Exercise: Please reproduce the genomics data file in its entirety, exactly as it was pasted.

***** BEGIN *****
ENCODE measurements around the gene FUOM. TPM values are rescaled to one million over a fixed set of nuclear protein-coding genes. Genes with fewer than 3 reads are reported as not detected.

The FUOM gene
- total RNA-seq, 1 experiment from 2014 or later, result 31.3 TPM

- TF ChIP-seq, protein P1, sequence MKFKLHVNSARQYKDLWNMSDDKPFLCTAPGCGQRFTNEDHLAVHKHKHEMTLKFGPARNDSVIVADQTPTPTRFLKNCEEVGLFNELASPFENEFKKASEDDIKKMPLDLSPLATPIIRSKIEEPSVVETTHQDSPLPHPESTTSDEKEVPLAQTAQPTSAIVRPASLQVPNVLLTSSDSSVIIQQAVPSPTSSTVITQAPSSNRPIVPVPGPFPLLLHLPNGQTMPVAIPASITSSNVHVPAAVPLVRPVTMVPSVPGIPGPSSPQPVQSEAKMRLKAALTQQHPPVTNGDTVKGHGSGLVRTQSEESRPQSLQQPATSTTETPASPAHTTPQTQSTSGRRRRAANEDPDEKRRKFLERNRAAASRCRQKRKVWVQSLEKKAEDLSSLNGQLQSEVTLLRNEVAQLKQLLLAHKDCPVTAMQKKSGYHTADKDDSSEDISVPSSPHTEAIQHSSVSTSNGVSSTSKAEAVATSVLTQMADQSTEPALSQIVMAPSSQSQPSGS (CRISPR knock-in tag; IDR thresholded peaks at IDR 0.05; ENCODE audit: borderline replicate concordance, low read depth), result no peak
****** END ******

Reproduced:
ENCODE measurements around the gene FUOM. TPM values are rescaled to one million over a fixed set of nuclear protein-coding genes. Genes with fewer than 3 reads are reported as not detected.

The FUOM gene
- total RNA-seq, 1 experiment from 2014 or later, result 31.3 TPM

- TF ChIP-seq, protein P1, sequence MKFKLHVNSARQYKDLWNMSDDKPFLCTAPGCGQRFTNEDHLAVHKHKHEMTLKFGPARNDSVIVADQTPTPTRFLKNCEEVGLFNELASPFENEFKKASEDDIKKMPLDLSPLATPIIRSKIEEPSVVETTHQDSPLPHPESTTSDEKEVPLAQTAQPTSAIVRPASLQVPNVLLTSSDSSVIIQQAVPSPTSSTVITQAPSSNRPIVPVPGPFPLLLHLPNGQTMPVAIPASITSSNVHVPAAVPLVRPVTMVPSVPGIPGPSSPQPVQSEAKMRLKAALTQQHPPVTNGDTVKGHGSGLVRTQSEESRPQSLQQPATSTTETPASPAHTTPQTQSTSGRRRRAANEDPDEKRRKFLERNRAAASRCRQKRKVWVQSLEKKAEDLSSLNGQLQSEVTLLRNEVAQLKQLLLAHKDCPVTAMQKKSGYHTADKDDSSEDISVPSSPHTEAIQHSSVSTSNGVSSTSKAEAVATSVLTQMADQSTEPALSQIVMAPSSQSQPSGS (CRISPR knock-in tag; IDR thresholded peaks at IDR 0.05; ENCODE audit: borderline replicate concordance, low read depth), result no peak